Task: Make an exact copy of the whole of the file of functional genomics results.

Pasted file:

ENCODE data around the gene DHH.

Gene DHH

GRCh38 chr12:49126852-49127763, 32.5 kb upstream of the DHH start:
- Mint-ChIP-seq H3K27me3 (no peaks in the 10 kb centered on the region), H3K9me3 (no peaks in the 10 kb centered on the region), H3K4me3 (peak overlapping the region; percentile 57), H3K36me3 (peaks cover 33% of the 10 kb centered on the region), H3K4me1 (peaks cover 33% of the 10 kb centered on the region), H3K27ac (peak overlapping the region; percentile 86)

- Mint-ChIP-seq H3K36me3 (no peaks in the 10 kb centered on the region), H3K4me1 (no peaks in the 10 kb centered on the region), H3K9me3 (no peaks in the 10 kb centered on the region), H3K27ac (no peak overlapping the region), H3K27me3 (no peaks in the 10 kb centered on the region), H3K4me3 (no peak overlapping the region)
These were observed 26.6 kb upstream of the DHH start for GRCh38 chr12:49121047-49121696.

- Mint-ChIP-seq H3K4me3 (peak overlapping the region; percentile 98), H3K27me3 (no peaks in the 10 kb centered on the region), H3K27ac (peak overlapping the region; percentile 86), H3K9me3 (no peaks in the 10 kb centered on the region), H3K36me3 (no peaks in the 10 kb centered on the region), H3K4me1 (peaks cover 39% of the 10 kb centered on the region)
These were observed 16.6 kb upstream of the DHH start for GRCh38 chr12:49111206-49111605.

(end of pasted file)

ENCODE data around the gene DHH.

Gene DHH

GRCh38 chr12:49126852-49127763, 32.5 kb upstream of the DHH start:
- Mint-ChIP-seq H3K27me3 (no peaks in the 10 kb centered on the region), H3K9me3 (no peaks in the 10 kb centered on the region), H3K4me3 (peak overlapping the region; percentile 57), H3K36me3 (peaks cover 33% of the 10 kb centered on the region), H3K4me1 (peaks cover 33% of the 10 kb centered on the region), H3K27ac (peak overlapping the region; percentile 86)

- Mint-ChIP-seq H3K36me3 (no peaks in the 10 kb centered on the region), H3K4me1 (no peaks in the 10 kb centered on the region), H3K9me3 (no peaks in the 10 kb centered on the region), H3K27ac (no peak overlapping the region), H3K27me3 (no peaks in the 10 kb centered on the region), H3K4me3 (no peak overlapping the region)
These were observed 26.6 kb upstream of the DHH start for GRCh38 chr12:49121047-49121696.

- Mint-ChIP-seq H3K4me3 (peak overlapping the region; percentile 98), H3K27me3 (no peaks in the 10 kb centered on the region), H3K27ac (peak overlapping the region; percentile 86), H3K9me3 (no peaks in the 10 kb centered on the region), H3K36me3 (no peaks in the 10 kb centered on the region), H3K4me1 (peaks cover 39% of the 10 kb centered on the region)
These were observed 16.6 kb upstream of the DHH start for GRCh38 chr12:49111206-49111605.